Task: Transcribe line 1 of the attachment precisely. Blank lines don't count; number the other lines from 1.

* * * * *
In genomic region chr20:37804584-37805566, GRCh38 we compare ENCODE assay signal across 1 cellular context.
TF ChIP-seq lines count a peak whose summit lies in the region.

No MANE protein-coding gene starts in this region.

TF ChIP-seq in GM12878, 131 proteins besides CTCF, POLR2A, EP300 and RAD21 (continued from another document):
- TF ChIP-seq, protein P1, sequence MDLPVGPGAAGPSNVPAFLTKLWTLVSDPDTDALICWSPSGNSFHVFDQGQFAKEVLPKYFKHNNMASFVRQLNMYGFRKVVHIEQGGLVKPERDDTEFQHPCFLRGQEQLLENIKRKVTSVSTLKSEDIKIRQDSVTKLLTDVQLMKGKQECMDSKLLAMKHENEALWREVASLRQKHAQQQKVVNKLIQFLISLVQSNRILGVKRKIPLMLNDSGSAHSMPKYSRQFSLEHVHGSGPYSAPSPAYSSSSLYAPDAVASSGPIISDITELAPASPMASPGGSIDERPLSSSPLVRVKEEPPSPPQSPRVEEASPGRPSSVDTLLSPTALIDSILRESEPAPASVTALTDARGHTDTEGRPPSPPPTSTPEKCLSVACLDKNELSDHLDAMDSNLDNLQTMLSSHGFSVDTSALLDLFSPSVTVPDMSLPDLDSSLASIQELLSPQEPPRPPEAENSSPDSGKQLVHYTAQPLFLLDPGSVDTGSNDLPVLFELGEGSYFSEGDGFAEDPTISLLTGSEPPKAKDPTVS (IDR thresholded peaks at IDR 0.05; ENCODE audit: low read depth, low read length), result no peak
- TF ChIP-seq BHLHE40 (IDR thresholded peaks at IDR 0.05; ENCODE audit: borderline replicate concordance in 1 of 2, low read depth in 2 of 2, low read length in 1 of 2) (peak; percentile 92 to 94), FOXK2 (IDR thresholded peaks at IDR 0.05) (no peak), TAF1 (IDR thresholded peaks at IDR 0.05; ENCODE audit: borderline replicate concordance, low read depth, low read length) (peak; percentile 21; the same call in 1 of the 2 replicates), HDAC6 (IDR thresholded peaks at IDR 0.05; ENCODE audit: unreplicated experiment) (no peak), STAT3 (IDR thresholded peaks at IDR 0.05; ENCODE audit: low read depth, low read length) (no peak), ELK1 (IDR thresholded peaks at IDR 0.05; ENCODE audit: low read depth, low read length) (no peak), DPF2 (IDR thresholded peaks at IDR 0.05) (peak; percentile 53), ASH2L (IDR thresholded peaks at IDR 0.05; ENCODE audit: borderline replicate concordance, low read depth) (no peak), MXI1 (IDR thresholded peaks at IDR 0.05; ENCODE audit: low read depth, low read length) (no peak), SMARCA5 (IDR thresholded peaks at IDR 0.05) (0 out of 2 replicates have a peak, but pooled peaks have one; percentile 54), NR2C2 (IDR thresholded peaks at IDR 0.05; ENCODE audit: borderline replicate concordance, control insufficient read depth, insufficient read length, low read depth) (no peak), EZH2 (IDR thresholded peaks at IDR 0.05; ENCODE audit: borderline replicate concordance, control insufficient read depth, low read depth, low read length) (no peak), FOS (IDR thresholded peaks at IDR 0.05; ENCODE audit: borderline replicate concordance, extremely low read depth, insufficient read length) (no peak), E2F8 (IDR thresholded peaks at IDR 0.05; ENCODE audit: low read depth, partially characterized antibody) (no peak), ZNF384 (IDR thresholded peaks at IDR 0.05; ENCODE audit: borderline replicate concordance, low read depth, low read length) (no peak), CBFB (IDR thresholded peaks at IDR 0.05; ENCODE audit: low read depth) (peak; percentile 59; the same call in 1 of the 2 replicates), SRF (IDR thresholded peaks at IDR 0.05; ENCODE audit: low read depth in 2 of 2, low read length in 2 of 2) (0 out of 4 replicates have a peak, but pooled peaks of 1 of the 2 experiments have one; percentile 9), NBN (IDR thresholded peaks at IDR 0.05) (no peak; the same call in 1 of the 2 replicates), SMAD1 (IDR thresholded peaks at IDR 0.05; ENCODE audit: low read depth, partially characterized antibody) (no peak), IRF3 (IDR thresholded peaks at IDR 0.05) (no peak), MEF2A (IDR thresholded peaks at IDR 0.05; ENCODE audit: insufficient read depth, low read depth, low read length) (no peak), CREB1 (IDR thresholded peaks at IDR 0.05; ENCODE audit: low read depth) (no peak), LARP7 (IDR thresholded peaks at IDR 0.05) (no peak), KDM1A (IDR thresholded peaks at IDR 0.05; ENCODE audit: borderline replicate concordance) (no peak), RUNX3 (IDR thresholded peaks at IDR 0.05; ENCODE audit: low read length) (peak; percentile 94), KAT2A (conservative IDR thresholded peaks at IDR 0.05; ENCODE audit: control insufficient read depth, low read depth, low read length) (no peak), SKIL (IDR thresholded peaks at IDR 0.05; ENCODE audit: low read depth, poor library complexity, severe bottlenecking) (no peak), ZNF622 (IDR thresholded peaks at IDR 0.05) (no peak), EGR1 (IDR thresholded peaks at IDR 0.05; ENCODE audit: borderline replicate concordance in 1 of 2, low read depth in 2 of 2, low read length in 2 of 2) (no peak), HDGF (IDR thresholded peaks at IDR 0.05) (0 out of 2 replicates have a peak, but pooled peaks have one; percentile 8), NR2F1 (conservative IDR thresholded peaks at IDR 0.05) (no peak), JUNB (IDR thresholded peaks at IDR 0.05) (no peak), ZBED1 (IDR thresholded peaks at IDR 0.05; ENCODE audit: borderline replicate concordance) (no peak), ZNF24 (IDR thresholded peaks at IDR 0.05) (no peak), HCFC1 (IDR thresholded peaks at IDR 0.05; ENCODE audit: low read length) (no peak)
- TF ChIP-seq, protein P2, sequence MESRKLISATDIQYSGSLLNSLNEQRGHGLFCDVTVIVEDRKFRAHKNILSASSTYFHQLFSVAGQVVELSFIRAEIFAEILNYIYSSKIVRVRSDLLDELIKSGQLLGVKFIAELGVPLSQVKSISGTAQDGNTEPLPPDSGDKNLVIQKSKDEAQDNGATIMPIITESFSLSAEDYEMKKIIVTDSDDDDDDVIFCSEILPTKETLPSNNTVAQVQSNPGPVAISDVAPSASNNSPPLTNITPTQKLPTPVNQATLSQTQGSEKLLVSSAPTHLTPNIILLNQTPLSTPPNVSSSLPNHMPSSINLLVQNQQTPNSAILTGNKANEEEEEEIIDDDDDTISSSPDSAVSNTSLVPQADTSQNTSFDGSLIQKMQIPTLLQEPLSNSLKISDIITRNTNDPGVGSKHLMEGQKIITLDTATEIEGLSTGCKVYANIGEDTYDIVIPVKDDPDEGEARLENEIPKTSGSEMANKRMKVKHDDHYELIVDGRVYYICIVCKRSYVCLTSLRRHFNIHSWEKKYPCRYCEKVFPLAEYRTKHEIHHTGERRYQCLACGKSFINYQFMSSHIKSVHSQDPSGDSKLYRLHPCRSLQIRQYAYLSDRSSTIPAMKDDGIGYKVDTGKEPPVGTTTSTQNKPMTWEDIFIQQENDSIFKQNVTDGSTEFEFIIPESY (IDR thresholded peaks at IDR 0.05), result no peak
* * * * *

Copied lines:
In genomic region chr20:37804584-37805566, GRCh38 we compare ENCODE assay signal across 1 cellular context.